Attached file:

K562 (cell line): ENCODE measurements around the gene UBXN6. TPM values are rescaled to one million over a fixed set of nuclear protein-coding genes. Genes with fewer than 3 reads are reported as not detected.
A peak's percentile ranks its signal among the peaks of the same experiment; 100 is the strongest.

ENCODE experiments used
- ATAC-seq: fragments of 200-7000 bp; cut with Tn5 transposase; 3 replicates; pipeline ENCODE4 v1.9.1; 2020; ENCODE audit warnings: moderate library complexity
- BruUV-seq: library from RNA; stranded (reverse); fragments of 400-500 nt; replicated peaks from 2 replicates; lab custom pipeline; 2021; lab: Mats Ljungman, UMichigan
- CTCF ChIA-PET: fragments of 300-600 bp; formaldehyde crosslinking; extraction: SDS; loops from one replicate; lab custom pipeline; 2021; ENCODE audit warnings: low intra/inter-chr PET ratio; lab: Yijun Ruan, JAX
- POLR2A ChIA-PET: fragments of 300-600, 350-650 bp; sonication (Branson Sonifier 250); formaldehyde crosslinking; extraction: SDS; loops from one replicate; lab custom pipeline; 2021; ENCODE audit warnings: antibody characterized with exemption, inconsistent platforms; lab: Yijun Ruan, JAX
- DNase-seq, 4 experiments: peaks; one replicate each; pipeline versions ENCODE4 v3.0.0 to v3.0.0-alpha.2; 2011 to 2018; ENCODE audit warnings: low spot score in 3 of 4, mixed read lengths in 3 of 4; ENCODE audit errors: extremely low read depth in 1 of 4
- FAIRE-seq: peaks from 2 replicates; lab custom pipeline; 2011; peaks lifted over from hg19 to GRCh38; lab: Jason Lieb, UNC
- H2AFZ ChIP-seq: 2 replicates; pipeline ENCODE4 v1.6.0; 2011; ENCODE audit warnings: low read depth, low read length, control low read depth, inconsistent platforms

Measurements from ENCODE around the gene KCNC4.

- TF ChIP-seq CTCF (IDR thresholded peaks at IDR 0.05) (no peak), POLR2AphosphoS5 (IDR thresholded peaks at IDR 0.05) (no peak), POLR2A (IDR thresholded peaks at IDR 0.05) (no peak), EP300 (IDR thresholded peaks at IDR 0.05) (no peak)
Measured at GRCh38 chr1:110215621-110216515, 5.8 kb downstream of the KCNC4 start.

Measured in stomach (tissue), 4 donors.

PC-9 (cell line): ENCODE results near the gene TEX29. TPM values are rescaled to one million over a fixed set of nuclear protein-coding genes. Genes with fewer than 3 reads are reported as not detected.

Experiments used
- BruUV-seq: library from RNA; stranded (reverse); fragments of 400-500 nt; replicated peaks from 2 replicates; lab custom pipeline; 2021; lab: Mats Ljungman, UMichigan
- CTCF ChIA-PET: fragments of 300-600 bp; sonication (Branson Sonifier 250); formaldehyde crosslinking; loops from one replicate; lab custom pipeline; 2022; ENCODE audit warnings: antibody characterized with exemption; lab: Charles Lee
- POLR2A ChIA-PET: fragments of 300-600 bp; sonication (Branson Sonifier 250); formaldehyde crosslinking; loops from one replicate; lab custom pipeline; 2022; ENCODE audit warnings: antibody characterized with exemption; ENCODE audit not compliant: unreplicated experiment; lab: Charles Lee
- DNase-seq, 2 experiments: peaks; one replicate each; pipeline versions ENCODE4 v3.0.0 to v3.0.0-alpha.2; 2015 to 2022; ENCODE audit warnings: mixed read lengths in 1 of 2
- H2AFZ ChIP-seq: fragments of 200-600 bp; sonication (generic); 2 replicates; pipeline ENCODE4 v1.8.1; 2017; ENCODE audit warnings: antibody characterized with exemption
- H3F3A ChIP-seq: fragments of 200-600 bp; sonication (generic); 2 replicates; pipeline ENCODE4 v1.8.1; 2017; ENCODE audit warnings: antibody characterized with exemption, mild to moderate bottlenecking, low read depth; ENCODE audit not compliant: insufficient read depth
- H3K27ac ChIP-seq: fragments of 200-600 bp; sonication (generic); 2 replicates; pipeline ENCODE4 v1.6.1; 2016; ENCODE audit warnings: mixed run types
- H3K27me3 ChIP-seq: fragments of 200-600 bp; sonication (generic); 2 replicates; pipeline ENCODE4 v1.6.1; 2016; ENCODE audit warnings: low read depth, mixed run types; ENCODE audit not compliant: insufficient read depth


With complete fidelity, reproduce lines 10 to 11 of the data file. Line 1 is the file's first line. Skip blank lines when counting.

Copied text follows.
- H2AFZ ChIP-seq: 2 replicates; pipeline ENCODE4 v1.6.0; 2011; ENCODE audit warnings: low read depth, low read length, control low read depth, inconsistent platforms

Measurements from ENCODE around the gene KCNC4.